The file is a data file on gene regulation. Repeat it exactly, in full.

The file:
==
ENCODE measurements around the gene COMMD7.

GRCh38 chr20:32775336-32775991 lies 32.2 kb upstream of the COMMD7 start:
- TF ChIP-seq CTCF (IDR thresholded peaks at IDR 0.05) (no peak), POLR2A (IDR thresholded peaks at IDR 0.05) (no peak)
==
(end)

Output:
ENCODE measurements around the gene COMMD7.

GRCh38 chr20:32775336-32775991 lies 32.2 kb upstream of the COMMD7 start:
- TF ChIP-seq CTCF (IDR thresholded peaks at IDR 0.05) (no peak), POLR2A (IDR thresholded peaks at IDR 0.05) (no peak)